Last week I wrote that moods and emotions are infallible barometers of the quality of our thinking. When we are experiencing the innate wellbeing that is our default setting, our thinking is creative, resourceful, wise. When we are temporarily cut off from our innate wellbeing, our thinking is recursive and constrained. That being so, I said that the wisest way to live, not to mention grow a business, is to lean into wellbeing. To manage from happiness.
But what if you’re experiencing a massive case of resistance?
What if there’s something you really need to do–pay your bills, ask a client for money they owe you, write a blog post–but it makes you tense and unhappy? What the heck do you do then? Do you walk away from your responsibilities?
After all, the bill collector isn’t going to stop asking for money just because you are courting enlightenment.
It’s not about the bills, the client, or the blog post
It’s important to understand that neither bills, clients, blog posts, nor any other aspect of business can make us tense and unhappy. None of those things have the power to alter our wellbeing one whit. That means they cannot be the cause of our resistance. The only thing with that power is thought. It’s always and only our thinking in the moment that creates our experience.
When we realize this, we can step back a bit. Knowing that we are responding to thought, not circumstances, we can choose not to engage with the lower quality thinking that is producing our tension and unhappiness. Notice: we exercise our free will to not engage with lower quality thinking. That is not the same as choosing not to engage with the task at hand, because it isn’t (and never can be) the task that is causing stress.
In short, we don’t have to resist resistance.
Take paying bills, for example
Let’s say you get tense thinking about paying bills. You think about financial problems you’ve had in the past. You worry about what could happen if you pay your bills now and then need money for an unexpected expense later. You start worrying about where the money is going to come from next week or next month or next year. Your thoughts gather momentum, and before long you are wrapped around the axle, spinning out a truly uncomfortable reality.
This kind of resistance doesn’t mean that you should stop dealing with the bills. The bills are not and cannot be the cause of your resistance. It simply means that, for that moment, you are experiencing lower quality thought. Your level of consciousness–your awareness of innate wellbeing and connection with Source–has taken a nosedive. It’s temporary. It’s impersonal. And it’s really good to notice. If you leave it alone, your thinking will self-correct, restoring you to a state of greater equanimity and wellbeing.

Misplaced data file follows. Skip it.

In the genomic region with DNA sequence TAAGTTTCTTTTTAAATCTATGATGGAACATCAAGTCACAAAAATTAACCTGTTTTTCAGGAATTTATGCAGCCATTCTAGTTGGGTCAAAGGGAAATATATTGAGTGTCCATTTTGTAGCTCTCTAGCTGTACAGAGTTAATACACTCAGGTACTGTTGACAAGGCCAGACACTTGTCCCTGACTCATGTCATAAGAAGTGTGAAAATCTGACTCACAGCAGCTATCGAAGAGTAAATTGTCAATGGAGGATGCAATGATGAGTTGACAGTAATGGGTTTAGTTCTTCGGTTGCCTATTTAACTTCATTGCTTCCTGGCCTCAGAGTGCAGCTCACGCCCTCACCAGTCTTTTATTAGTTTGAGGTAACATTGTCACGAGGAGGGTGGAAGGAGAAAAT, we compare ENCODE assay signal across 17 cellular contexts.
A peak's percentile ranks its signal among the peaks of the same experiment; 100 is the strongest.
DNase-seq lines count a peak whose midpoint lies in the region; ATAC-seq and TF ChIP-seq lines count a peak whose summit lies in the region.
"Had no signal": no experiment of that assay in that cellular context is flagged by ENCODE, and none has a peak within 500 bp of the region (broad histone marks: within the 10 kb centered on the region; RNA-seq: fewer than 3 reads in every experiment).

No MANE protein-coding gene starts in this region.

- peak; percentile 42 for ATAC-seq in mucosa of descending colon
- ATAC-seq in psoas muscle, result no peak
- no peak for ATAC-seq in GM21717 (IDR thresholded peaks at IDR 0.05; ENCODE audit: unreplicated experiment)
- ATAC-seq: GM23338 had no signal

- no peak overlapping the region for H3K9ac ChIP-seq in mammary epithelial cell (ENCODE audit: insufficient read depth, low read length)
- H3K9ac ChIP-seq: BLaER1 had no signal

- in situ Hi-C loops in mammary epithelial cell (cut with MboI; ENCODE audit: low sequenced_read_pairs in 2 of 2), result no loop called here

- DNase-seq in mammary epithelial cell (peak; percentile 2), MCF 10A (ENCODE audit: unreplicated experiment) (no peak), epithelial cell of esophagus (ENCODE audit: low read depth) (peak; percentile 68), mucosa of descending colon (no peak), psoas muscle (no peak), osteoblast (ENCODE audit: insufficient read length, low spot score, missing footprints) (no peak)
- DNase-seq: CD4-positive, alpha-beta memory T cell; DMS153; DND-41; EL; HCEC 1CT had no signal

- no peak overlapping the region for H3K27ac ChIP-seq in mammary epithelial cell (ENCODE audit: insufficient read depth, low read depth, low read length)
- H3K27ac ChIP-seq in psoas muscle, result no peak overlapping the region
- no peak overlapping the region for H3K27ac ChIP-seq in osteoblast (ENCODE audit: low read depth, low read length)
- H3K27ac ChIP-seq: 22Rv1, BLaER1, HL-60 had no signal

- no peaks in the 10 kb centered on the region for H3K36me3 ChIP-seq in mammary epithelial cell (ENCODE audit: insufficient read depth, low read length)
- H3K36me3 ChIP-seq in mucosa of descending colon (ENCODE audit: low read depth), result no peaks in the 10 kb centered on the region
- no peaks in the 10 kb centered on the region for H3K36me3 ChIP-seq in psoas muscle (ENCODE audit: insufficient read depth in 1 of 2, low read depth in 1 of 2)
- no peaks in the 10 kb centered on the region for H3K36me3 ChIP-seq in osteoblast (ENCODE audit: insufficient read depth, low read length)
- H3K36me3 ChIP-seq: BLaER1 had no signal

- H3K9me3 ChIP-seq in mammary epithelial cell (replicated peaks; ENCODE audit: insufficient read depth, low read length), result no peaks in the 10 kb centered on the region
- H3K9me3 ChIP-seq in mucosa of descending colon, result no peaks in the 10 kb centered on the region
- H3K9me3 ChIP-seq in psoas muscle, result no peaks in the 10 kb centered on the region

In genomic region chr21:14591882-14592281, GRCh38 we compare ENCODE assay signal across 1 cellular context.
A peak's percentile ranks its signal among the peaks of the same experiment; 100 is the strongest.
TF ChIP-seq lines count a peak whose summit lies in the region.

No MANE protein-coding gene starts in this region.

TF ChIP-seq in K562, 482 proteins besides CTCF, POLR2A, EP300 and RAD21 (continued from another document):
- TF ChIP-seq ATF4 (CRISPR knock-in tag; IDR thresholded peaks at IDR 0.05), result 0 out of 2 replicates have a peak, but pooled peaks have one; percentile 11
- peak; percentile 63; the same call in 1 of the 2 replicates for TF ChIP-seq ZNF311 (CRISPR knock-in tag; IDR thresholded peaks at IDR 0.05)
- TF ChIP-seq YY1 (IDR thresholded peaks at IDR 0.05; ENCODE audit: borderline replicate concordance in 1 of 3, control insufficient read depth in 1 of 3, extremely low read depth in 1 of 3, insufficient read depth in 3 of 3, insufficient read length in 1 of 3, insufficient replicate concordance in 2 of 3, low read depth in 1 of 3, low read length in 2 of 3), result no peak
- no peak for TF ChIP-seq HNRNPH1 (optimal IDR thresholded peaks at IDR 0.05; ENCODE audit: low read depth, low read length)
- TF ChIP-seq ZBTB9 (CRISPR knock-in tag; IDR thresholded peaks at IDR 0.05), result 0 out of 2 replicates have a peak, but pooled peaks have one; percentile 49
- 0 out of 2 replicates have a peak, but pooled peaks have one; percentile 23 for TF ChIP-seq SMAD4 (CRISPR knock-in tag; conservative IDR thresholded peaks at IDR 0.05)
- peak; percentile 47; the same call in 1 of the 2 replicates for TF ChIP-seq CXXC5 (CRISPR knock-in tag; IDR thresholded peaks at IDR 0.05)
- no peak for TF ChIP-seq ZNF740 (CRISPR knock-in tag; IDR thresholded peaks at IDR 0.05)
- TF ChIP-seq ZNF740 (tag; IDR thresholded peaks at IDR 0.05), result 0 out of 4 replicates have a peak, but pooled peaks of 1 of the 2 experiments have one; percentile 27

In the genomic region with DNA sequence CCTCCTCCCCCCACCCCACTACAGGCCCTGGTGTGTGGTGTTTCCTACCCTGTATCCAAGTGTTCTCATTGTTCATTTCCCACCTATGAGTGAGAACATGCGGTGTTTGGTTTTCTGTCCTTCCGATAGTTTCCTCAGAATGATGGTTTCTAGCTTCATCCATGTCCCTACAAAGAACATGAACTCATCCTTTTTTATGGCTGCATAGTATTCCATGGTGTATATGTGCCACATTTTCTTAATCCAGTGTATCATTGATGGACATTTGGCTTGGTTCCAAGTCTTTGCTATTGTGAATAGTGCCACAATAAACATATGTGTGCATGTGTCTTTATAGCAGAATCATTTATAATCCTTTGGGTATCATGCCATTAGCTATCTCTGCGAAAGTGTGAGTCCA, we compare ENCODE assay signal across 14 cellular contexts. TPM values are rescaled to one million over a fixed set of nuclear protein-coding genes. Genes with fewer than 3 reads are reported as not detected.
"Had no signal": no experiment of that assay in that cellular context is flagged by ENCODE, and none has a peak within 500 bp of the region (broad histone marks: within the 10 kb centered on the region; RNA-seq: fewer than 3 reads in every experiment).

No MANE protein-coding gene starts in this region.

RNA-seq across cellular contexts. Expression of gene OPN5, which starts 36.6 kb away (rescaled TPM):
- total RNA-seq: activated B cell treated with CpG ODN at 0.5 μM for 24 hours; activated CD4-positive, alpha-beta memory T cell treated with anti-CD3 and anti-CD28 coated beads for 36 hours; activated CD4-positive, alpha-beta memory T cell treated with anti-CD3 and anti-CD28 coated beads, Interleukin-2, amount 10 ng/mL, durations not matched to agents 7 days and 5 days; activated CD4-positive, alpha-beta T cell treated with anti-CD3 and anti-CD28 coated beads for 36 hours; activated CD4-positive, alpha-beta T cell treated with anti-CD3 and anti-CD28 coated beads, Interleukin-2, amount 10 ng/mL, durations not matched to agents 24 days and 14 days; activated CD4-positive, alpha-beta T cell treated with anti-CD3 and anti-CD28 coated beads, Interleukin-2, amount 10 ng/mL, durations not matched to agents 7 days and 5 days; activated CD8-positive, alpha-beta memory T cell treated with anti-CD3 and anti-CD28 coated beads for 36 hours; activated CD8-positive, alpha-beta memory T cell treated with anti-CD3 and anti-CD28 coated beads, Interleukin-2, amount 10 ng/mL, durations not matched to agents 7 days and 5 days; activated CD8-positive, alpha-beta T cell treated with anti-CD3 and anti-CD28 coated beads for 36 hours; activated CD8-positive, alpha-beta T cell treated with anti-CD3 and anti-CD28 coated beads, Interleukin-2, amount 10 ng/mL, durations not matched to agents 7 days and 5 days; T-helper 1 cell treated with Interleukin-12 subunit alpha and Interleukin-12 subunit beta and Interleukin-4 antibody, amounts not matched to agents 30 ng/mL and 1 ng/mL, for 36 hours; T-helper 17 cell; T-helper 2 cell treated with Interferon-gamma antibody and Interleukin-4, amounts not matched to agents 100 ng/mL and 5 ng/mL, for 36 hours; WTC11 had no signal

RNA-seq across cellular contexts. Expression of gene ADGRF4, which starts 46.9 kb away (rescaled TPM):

Meanwhile, you may do a variety of things. Understanding that bills don’t have the power to make you tense, realizing that resistance is only a response to your thinking, you might go ahead and work through the bills. You might feel discomfort, but you won’t be particularly impressed with it, because you know it’s just a reaction to thought. Because you aren’t buying into or resisting your thinking, you are free to go about your business one step at a time.
Alternatively, you might set the bills aside and turn to something else while your thinking settles. Then, when you are back in touch with your innate wellbeing, you can return to paying the bills. There’s no set formula for how to deal with resistance. What’s important is to understand that it’s never the bills that are the problem. Bills simply can’t make you tense and unhappy. It doesn’t work that way.
Welcome to the freedom to be uncomfortable
As I write this I see an intriguing implication: when we understand that our feelings are always and only a reaction to thought, we are free to be uncomfortable. Because we can experience difficult feelings without taking them personally, having such feelings doesn’t close down possibilities. Whether it’s paying the bills or accepting a speaking invitation, we stay engaged with life because there is nothing–not even fear itself–to fear.
Coaching from the Inside Out
If you’d like to create more from a place of happiness and wholeness, check out my coaching page. If it resonates, let’s talk and see if we are a fit.
Meanwhile, if you haven’t already seen it, I invite you to watch the video of a Google Hangout on Air I did recently with bestselling author Michael Neill. In it we explore the implications of the inside out understanding, especially for those of us who are self-employed.
The video is about an hour long. We recorded it in a Google Hangout, and the first minute and 53 seconds are Molly and Michael (and Bolivia the Wonder Cat) setting up the Hangout. You are welcome to watch that but, if you’d rather get right to the conversation, fast forward to the 1:53 mark.
Click the link below to get to the video:
Photo credit: ethan john via Flickr.